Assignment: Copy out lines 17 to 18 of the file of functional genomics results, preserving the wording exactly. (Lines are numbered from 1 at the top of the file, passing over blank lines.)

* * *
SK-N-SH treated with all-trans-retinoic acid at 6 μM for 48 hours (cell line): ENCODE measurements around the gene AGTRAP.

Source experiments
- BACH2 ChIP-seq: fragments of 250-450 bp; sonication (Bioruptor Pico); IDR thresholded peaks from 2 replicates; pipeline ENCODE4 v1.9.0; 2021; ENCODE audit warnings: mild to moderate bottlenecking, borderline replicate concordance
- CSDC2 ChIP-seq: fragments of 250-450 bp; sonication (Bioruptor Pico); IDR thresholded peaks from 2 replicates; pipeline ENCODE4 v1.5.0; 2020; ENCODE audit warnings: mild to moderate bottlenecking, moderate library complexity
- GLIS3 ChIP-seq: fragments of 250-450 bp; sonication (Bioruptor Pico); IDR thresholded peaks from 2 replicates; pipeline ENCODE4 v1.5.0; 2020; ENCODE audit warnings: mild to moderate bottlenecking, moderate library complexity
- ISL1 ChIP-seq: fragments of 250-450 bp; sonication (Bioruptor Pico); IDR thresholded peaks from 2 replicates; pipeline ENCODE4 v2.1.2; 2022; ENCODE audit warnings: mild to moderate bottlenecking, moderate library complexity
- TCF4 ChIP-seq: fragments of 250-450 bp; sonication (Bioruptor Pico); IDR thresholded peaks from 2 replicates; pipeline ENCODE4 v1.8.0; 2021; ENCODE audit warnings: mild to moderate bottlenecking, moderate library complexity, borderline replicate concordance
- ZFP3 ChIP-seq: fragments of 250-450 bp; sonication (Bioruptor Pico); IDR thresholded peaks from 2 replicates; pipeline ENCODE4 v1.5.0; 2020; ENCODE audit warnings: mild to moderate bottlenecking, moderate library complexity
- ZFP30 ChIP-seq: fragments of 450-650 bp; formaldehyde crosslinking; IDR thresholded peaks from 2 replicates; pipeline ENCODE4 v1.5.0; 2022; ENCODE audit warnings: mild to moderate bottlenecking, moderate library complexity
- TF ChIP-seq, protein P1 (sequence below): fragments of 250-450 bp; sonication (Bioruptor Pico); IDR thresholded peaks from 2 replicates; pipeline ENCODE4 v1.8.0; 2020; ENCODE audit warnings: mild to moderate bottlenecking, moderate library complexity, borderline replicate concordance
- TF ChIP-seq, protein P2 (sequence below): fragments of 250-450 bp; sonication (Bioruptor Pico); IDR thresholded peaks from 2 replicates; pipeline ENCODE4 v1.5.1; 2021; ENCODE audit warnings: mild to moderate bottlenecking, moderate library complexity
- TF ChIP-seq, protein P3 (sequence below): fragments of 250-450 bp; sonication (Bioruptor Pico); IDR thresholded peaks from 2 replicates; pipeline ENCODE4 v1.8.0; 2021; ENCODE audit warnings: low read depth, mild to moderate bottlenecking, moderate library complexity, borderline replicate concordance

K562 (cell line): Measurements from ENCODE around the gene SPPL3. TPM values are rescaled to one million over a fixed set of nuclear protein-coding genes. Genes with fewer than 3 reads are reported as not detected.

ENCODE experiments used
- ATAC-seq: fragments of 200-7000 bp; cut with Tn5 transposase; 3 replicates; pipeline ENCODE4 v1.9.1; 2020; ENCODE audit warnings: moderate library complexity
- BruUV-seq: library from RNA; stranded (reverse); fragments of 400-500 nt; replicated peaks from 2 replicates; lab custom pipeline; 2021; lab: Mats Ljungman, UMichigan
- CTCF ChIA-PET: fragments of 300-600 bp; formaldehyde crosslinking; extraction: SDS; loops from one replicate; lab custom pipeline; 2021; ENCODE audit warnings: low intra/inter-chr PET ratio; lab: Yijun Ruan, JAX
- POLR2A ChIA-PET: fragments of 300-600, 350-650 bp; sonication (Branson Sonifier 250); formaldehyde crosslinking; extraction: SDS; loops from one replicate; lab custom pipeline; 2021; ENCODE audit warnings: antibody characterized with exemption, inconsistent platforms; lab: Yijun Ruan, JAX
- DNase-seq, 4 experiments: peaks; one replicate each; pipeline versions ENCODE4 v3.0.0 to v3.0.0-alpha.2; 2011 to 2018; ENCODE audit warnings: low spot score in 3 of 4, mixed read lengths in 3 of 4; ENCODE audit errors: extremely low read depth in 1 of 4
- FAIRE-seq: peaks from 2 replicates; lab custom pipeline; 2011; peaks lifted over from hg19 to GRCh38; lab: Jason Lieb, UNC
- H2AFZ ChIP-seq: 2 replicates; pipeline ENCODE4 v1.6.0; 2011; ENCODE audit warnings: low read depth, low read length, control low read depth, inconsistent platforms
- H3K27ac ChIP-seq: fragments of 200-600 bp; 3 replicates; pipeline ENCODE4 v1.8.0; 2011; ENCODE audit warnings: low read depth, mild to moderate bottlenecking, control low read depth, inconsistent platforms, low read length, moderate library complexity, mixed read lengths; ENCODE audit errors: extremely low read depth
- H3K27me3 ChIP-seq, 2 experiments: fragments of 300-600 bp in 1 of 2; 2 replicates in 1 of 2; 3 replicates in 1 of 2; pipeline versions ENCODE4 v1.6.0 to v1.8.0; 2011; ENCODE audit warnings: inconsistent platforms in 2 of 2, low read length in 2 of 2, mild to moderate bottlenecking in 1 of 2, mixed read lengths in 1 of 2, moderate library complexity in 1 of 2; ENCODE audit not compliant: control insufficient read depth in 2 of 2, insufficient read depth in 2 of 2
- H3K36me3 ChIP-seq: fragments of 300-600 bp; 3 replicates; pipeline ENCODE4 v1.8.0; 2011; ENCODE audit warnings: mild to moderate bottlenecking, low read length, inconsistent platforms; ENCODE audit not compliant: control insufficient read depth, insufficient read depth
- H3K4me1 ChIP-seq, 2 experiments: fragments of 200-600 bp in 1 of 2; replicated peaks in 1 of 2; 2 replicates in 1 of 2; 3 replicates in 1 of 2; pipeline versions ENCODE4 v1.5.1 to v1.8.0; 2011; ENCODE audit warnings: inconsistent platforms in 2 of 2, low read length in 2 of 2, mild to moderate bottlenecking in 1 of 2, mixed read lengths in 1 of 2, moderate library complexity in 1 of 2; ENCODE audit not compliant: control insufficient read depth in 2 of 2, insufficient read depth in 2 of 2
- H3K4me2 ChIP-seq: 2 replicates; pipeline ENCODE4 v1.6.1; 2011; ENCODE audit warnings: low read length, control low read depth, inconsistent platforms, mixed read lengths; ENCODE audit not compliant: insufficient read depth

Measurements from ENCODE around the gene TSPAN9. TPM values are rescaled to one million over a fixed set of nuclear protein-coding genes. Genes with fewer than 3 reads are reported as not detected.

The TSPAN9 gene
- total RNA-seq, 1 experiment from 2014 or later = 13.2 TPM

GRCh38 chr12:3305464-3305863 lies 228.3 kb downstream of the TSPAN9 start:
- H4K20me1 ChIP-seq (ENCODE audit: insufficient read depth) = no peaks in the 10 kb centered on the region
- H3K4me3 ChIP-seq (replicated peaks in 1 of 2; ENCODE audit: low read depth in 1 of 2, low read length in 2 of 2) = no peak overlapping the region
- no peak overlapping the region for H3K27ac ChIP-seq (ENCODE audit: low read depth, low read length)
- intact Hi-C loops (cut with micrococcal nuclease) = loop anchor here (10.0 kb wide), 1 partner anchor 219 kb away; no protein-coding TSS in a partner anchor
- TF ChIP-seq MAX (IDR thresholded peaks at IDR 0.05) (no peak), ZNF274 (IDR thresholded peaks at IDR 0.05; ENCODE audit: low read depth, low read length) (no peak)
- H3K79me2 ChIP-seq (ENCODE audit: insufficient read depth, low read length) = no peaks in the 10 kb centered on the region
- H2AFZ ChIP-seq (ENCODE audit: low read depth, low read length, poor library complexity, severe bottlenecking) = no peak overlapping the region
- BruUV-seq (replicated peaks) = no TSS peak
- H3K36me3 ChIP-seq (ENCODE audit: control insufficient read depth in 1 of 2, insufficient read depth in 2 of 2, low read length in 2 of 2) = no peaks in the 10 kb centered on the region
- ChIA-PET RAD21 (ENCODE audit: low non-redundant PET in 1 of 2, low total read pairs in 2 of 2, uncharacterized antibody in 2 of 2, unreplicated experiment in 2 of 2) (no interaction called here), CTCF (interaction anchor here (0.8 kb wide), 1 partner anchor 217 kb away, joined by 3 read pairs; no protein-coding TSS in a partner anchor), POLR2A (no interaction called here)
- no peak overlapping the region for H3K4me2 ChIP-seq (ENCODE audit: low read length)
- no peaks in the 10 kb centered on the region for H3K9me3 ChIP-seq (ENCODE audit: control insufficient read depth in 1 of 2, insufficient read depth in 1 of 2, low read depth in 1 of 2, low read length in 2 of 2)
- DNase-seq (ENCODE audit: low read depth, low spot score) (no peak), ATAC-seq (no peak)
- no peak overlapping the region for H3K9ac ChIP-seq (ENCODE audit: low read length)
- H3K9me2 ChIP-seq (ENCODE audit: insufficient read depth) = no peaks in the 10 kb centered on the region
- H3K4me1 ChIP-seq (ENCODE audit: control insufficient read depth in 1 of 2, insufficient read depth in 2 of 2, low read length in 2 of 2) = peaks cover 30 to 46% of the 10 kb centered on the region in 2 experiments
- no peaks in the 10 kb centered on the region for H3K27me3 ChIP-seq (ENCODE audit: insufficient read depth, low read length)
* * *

- CTCF ChIA-PET: fragments of 300-600 bp; formaldehyde crosslinking; extraction: SDS; loops from one replicate; lab custom pipeline; 2021; ENCODE audit warnings: low intra/inter-chr PET ratio; lab: Yijun Ruan, JAX
- POLR2A ChIA-PET: fragments of 300-600, 350-650 bp; sonication (Branson Sonifier 250); formaldehyde crosslinking; extraction: SDS; loops from one replicate; lab custom pipeline; 2021; ENCODE audit warnings: antibody characterized with exemption, inconsistent platforms; lab: Yijun Ruan, JAX